Homemade sourdough is so April. Try your hand at home-cured meat!

Originally published at: https://boingboing.net/2020/06/03/homemade-sourdough-is-so-april.html

Take a piece of beef. Wrap it in TP lightly coated with 70% IPA gel. Isolate in front of a TV with Netflix for 6 weeks.

I call it the Covid Cure.

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Curing meats at home is really not a great idea. They require a specific balance of temp and humidity to not breed really nasty pathogens. Think of how many times you open your fridge every day. No bueno.

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A South African friend made biltong with beef strips hanging on paper clips, inside an old computer case, using the heat of a light bulb.

It was excellent.

Lots of people do it regularly. Hell shit like bacon and corned beef can be done in less that a week, requires no special equipment, and no strict control of temp or humidity.

What is more complicated is drying and aging things, and to a certain extent cold smoking. This is still safe as nitrates and nitrites cover the vast majority of nastyness. But it requires knowledge, in the form of accurate formulas, measurements and recipes. And special equipment that isn’t exactly easy to rig up. Temperature and humidity controlled cure chambers and smokers with accurate, stable low temperature settings.

Much of the risk is in dry cured sausages and other force meats. Whole muscles are sterile in their interior, which makes things a lot simpler.

There are some simple, whole muscle recipes that can be safely done at home without special equipment. But they use small cuts, like duck prosciutto. And at a minimum involve a fan and extra refrigerator you can unplug. And it’s highly reliant on climate and time of year.

Beyond this you are at a minimum rewiring a fridge to convert it into a curing chamber.

Your first link deals with dry aging uncured beef as individual cuts. This doesn’t work anywhere none the less at home. You can safely dry age appropriate beef primals at home, but again it requires adequate control of temperature, humidity, and airflow. You can easily accomplish this with poultry at home. But you’ll want an empty, clean fridge.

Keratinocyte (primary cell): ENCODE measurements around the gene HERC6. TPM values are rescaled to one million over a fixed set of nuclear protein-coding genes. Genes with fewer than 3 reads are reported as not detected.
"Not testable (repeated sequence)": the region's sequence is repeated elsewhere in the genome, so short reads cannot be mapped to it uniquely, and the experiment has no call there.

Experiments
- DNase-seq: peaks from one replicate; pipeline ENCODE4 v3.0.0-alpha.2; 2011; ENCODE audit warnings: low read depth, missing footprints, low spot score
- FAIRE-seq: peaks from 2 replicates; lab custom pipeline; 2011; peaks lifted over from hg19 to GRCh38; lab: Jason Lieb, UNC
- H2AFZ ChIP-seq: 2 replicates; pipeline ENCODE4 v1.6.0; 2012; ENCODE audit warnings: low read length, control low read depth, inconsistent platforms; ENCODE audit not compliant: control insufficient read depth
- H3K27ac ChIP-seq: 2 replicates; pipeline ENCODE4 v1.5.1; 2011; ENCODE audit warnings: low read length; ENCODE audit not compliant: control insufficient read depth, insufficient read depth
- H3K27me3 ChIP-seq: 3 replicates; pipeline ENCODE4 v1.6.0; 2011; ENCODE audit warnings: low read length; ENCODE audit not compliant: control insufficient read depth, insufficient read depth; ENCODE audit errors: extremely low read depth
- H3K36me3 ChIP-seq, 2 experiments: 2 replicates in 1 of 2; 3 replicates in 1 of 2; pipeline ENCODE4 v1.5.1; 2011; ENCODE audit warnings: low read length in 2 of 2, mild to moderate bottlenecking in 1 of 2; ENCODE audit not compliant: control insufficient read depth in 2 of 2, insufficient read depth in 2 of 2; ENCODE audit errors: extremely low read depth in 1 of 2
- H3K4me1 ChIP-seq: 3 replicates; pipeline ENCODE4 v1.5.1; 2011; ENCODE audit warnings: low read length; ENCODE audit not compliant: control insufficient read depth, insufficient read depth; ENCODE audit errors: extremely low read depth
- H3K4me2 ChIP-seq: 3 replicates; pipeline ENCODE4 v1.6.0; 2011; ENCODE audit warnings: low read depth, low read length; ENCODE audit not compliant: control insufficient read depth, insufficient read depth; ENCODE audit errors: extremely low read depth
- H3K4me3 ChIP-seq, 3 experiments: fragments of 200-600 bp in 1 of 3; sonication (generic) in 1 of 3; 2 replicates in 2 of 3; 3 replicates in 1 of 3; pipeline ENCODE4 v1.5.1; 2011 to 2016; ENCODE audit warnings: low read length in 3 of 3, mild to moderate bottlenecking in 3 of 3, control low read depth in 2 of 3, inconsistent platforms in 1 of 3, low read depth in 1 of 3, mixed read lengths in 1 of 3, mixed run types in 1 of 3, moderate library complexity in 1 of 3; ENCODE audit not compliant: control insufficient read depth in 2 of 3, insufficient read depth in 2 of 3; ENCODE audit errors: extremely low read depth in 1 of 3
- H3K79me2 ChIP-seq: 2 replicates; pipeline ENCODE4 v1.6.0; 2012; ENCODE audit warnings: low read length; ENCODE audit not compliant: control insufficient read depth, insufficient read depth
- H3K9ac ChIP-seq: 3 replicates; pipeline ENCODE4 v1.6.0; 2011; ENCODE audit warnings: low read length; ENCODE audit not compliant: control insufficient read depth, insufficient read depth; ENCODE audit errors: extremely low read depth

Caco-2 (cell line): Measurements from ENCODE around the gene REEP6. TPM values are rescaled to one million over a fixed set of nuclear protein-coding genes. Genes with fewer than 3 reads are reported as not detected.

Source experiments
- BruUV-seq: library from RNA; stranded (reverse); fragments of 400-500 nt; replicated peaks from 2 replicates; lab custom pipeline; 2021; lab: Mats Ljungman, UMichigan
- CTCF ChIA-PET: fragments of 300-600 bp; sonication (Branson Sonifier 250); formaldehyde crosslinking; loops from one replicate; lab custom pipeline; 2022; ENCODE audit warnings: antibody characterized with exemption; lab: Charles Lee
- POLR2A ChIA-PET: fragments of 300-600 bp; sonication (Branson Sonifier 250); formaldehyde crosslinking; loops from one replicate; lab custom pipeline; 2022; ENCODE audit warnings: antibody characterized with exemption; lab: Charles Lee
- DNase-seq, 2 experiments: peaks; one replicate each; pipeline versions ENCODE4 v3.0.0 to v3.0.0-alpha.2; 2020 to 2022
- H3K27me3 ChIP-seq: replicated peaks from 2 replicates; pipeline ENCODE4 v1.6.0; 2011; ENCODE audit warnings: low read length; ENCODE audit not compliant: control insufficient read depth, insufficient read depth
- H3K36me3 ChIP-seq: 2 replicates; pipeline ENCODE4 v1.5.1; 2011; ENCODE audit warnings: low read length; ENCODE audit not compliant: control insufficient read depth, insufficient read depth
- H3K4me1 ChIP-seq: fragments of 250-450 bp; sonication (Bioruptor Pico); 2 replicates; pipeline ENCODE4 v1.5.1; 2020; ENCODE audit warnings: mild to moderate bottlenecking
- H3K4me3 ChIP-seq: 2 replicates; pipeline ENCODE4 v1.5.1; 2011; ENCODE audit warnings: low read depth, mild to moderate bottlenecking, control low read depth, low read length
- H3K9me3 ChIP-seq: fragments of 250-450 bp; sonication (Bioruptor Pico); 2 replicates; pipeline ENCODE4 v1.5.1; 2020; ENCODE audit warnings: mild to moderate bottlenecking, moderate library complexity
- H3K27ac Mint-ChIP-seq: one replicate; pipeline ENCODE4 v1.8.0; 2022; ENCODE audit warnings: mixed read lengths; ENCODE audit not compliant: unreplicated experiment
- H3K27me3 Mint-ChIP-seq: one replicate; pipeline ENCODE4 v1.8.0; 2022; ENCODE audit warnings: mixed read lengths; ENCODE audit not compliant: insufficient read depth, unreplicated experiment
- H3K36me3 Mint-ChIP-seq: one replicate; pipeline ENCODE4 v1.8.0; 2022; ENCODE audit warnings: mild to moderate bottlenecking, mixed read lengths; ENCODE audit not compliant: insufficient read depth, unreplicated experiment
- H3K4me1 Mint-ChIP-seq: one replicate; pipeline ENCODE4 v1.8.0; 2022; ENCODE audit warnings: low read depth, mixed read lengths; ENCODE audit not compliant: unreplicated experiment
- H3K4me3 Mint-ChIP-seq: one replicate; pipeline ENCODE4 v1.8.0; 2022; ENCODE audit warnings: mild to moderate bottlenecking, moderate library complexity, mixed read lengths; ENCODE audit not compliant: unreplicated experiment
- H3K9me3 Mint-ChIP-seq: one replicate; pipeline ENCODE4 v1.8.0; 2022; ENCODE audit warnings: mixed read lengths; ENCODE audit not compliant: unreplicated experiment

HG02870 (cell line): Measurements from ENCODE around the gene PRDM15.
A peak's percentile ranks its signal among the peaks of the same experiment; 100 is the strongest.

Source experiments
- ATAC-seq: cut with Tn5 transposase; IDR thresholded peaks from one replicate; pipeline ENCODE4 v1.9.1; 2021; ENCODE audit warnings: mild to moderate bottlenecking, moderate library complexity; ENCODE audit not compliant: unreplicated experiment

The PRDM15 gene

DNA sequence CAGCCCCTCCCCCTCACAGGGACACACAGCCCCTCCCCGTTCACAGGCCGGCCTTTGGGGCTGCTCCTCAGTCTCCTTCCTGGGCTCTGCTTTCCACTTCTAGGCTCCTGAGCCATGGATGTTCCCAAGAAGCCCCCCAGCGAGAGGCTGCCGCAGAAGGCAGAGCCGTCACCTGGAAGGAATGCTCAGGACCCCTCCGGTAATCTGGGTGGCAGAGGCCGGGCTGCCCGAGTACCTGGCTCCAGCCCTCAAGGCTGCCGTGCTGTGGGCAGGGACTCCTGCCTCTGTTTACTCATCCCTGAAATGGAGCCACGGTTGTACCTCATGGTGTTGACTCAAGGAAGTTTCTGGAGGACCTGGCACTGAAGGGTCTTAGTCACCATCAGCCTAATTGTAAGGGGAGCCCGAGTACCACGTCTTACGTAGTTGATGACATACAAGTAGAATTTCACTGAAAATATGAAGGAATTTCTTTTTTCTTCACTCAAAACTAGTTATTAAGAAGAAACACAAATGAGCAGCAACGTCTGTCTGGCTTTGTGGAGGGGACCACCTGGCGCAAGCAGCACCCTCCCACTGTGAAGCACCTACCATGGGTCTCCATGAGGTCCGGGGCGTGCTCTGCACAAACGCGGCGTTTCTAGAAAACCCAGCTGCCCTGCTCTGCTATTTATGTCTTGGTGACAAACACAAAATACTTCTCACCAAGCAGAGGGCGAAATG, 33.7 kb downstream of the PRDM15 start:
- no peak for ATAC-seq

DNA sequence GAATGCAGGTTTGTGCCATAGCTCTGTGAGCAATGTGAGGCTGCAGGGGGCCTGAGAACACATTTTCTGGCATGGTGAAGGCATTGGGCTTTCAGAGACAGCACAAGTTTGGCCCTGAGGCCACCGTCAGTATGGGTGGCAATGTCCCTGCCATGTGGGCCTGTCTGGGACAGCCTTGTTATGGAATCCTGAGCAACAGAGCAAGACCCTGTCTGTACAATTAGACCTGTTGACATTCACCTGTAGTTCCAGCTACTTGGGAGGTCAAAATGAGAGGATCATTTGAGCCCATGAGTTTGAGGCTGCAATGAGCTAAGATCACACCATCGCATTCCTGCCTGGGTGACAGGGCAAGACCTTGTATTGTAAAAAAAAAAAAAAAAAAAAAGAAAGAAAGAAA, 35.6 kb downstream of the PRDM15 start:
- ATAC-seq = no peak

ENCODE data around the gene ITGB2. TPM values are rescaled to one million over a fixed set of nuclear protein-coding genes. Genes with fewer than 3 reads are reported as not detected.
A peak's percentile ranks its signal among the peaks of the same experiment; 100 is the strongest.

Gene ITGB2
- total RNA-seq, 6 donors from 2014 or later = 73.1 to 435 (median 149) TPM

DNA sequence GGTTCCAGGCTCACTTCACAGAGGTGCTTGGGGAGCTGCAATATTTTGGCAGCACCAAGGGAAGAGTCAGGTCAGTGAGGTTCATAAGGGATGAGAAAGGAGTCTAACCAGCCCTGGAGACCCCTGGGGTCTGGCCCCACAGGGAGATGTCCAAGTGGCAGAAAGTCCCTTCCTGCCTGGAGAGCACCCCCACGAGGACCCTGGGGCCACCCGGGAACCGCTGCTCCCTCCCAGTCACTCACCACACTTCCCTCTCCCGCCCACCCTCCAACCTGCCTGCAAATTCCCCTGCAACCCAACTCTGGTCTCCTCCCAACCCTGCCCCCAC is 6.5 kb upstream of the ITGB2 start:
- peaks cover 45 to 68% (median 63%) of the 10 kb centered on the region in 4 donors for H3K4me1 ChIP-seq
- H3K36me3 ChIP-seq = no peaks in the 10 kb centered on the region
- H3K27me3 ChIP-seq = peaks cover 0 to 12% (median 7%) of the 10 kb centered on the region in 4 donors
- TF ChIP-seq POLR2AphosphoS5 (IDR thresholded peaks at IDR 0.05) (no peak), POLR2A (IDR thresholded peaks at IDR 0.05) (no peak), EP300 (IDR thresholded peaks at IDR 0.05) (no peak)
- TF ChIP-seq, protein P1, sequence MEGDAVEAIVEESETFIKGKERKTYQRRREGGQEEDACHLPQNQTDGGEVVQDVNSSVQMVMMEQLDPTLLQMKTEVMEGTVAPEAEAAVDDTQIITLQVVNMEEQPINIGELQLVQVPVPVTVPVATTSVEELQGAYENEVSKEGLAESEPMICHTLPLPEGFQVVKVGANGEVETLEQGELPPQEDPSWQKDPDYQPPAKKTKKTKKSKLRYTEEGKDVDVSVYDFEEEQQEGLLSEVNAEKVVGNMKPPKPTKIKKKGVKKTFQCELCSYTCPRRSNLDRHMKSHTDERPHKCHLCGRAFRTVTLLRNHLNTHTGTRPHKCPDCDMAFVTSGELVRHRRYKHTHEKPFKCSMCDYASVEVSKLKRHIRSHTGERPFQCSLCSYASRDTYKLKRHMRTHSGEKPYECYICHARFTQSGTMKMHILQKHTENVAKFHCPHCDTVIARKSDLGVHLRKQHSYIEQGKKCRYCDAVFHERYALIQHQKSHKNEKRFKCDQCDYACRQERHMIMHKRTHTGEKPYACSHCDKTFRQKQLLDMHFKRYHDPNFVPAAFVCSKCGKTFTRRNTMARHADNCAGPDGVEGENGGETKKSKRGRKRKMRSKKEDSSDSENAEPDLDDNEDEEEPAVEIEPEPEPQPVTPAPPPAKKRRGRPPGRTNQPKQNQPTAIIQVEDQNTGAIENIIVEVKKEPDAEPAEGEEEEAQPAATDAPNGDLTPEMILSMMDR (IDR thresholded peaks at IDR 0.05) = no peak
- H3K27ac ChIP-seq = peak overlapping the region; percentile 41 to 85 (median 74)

To the extent that the hold up here is in equipment and accurate chemistry, you can safely accomplish this at home. But it’s neither cheap, nor easy to get into. And unless you have exactly the right climate, and it’s the right time of year. The stuff you’ve already got isn’t going to work consistently.

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Ok, right. Thanks for clarifying. I was conflating a number of processes.

I, too, have done this. It absolutely works (so long as you fashion a little roof out of tinfoil over your lightbulb, otherwise salty meat juices drip on it so it goes ‘bang’ in the middle of the night and your family yell at you).

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This is the kind of specificity I need in a cookbook.

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Those Jingalov hats sound very similar to Georgian khachapuri.

The wiki intro and photo describe Adjarian Khachapuri, but many of the other versions are basically flatbreads stuffed with greens, beans, and/or cheese.

Although Khachapuri apparently means cheese bread.

Shit is crazy balls good.

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